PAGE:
Magazine: Issue 2
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Venue Spotlight: Peckham Space
PECKHAM SPACE Peckham Space is a ‘must see’ if you visit the area. SLAM interviews Emily Druiff, the Director of the public gallery. SLAM: Q — When did Peckham Space open, and what is the mission of the gallery? Emily Druiff: A — Peckham Space opened in June 2011, we are London\'s newest purpose built public gallery commissioning artists to make new work with residents and young people. SLAM: Q — The design of the gallery really makes it stand out in the square – could you tell us a little about the design/architects and the intentions of the building? ED: A — The gallery was designed by Penson ltd and is a flat pack sustainable wooden construction without foundations - however we are not about to pack up any time soon. SLAM: Q — What exhibitions and projects have you held so far? ED: A — We have been commissioning artists since June 2008 including: Jessica Voorsanger, Harold Offeh, Gayle Chong Kwan, Manu Luksch, Lottie Child, Furtherfield.org and The People Speak. We archive our commissions online with video, images and pod casts which can be found on our website: www.peckhamspace.com SLAM: Q — What do you have planned for 2011? ED: A — The summer exhibition is going to be an exciting new film installation titled Slipstream by artist David Cotterrell who has been working closely with residents from North Peckham. Following that in the autumn we have commissioned Sonia Boyce to work with young Muslim women on a project called Networks. SLAM: Q — What\'s your favourite thing about Peckham? ED: A — Peckham is very alive at the moment, new venues are opening all the time and it is very exciting and optimistic; very positive. Image Credits: Mariona Otero
Deptford Review: The Agency, Deptford
The Agency, Deptford Rebecca Birch Gallery 1 Alicja Dobrucka Gallery 2 19th March 23 April 2011 The Agency, a gallery renowed for highlighting exciting new national and international talent presents solo exhibitions of two emerging artists working in media, performance and photography. In Gallery 1, Rebecca Birch presents us with a few projects going on concurrently within her practice presented as an installed ensemble. Comprising the exhibition are two main projects: The premier of Great Northern a film shot during 24hr darkness in the Arctic circle in Canada in 2009. As is characteristic of Birch's work, Great Northern is in a state of flux, with Birch taking the work on a number of fieldtrips and inviting guests to respond to the work in its new surrounds. Again, typical of Birch's practice is the blurring of lines between author and audience. Birch also presents 'Point' a work which is the result of a similar interview technique as Great Northern but takes physical gestures rather than verbal narrative to build the overall picture. In Gallery 2, Alicja Dobrucka, a Polish photographer whose technical ability allows her to drench her works with the weight of her subjective experience. Implicit in the landscapes is the time and process of grief, which has affected Dobrucka's practice since the tragic passing of her brother in 2008. What strikes you is the way a landscape becomes alien when seen through the eyes of the artist, and the way we must readjust to our external environment once our internal landscape has changed irreparably. As she says of her own practice this becomes a search for presence in the absence. The works presented here forms part of the follow up series to I like you, I like you a lot_ with scenes shot in Poland. A uniting thread between these two artists appears to be the hostile environment (both internal and external), and the necessity to remain flexible in the face of it. Both artists approach their subjects with subtle interventions that demand patience from the viewer, both well worth seeing. Rachel Price Image Credit: Alicja Dobruka, 'Untitled' (Bin), 2011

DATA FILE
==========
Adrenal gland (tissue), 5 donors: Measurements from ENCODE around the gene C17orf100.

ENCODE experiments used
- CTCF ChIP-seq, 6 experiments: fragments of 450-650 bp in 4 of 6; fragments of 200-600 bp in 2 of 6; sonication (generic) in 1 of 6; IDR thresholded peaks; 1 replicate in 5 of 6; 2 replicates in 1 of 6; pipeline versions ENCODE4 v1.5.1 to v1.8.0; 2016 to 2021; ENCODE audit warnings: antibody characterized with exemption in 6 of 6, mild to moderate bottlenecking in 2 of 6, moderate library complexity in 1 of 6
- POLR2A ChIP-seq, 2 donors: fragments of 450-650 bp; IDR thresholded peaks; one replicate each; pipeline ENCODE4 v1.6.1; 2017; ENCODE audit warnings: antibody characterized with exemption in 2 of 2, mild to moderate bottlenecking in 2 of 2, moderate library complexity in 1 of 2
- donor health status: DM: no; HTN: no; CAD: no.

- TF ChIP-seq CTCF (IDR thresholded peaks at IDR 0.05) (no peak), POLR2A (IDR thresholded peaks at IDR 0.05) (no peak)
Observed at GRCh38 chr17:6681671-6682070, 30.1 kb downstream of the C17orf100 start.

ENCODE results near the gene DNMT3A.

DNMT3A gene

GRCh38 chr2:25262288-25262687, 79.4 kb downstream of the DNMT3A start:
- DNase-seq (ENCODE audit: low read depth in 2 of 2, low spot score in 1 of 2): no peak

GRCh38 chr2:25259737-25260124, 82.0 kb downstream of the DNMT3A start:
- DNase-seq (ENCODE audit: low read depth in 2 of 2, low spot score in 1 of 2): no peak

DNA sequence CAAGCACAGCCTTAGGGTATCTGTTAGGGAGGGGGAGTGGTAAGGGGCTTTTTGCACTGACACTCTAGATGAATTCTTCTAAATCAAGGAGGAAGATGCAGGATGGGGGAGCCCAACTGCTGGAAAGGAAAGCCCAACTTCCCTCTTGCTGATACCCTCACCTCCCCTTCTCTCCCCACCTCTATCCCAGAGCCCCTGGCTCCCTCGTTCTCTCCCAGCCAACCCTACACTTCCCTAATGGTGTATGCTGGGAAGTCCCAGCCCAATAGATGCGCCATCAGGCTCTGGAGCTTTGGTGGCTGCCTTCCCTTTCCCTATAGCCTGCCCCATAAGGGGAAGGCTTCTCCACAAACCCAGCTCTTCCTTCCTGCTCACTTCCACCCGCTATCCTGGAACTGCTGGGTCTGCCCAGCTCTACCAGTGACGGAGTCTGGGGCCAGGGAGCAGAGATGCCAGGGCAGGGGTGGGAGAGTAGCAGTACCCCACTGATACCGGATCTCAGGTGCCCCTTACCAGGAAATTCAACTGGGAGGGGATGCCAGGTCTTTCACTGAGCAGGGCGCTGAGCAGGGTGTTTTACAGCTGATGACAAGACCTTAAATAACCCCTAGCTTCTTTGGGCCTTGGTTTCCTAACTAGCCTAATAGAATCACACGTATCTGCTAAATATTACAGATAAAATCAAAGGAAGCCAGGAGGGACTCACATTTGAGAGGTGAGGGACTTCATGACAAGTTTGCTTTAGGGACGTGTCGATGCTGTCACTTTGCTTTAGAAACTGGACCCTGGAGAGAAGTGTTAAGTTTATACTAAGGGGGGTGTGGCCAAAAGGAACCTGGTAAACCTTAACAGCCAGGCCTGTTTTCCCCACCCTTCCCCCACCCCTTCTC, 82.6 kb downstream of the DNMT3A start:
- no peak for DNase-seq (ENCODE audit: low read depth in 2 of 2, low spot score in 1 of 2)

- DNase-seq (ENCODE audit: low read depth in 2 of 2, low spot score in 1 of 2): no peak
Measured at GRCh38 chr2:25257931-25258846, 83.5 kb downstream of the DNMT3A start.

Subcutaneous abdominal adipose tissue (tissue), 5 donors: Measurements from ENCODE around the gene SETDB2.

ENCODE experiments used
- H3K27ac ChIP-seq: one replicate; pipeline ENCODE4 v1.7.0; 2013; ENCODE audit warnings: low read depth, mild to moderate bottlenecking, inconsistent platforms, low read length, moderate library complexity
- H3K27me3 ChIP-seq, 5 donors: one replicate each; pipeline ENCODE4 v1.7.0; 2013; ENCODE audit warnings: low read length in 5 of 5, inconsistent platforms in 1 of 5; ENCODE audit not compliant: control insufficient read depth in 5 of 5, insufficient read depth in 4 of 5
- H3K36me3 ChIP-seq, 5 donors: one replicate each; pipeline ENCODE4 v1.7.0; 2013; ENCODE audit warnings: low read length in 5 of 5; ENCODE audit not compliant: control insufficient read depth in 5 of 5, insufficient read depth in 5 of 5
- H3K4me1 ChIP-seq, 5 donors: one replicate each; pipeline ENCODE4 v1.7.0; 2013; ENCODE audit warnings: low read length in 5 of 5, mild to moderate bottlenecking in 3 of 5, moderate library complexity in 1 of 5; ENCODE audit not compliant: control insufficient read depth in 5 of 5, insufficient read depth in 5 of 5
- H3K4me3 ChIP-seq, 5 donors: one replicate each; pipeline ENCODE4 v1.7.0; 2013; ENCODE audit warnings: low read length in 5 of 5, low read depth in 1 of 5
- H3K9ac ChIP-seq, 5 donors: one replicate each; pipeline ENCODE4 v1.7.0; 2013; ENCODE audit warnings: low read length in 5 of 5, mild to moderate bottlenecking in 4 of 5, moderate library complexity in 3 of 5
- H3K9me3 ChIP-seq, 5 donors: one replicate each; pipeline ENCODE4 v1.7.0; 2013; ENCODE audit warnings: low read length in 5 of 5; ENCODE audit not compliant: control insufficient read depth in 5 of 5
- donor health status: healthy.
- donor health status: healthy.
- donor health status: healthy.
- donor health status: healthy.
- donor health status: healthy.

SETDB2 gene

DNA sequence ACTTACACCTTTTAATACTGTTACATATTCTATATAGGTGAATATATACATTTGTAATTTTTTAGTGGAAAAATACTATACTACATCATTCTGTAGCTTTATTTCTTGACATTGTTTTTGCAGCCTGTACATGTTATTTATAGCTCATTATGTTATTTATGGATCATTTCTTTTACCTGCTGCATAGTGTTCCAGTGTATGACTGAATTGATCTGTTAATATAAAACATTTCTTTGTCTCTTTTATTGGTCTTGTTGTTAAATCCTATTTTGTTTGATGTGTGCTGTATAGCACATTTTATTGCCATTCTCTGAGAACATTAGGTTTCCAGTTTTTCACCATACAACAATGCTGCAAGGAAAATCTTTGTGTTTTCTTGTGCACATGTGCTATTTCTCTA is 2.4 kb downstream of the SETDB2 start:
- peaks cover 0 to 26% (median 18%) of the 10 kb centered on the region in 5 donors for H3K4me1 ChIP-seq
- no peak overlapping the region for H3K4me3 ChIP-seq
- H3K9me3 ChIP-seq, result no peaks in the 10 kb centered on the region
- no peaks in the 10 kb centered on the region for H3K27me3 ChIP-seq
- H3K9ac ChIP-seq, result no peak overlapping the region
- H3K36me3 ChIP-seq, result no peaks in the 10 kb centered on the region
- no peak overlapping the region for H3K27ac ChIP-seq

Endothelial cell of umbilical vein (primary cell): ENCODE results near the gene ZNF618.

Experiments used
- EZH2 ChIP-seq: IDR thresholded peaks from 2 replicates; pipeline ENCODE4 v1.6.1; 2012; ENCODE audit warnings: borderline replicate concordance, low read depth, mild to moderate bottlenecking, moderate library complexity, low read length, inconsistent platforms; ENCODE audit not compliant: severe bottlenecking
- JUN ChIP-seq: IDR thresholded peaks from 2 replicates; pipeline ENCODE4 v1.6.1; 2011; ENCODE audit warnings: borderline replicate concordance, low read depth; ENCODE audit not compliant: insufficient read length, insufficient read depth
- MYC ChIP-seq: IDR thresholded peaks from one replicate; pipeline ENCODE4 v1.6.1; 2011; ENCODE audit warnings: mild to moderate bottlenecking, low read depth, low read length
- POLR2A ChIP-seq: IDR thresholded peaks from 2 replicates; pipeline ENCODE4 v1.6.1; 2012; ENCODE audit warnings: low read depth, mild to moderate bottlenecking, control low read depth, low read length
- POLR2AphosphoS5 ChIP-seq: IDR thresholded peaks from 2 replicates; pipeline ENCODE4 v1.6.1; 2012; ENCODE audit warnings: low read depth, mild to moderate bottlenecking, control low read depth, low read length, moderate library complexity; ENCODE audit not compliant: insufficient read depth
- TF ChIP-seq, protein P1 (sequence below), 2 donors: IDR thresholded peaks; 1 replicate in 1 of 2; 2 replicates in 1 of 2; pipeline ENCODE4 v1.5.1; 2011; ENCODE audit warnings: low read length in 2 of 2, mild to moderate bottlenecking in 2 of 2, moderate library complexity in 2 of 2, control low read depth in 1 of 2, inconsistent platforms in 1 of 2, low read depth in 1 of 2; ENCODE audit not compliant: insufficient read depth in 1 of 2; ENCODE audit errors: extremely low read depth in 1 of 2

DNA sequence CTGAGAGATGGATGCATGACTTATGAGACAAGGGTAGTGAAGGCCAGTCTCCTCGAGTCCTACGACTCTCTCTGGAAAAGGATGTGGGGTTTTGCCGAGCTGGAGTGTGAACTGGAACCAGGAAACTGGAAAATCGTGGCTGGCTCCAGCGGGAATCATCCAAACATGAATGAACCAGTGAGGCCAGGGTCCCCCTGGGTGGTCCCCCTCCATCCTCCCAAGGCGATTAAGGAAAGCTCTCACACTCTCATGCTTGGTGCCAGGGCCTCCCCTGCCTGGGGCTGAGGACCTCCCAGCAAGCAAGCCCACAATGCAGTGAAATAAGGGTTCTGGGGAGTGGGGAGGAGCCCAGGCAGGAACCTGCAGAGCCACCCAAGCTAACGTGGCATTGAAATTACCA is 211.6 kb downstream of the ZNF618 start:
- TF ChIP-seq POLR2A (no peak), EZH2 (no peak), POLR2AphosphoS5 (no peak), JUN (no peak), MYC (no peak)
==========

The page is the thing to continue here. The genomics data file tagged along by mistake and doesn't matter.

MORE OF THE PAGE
Review: Danielle Arnaud
Danielle Arnaud, Bankside. Condensation. Annie Attridge, Jonathan Baldock, Sarah Gillham, Anthea Hamilton, Eri Itoi Paul, Mindy Lee Westcombe. Danielle Arnaud contemporary art is one of the most charming gallery spaces in London. Housed in a beautiful Georgian terrace, also Danielle Arnaud’s home, the gallery’s three differently coloured rooms lend the current exhibition a sense of quotidian surrealism. Condensation is a group show of seven artists whose work often misleads in terms of its use of medium. Many of the materials used (paper cups, paper plates, embroidery, mirrors, porcelain) are suggestive of the everyday life of a home yet they are worked into such a state that they at once seem alien and still strangely familiar. From Paul Westcombe’s intricate and explicit ink drawings on used paper cups; to Sarah Gillham’s nostalgic assemblages of bell jars, mirrors and photographs; and Annie Attridge’s deceptively graphic porcelain figures: the works tend to draw the viewer’s gaze in close and personal. Condensation is an intriguing and delightful exhibition that sits in an ideal setting. Written by Jose da Silva Sarah Gilham: Anthea Hamilton: Paul Westcombe: Annie Atridge: Mindy Lee: Anthea Hamilton, Jonathan Baldock & Sarah Gillham
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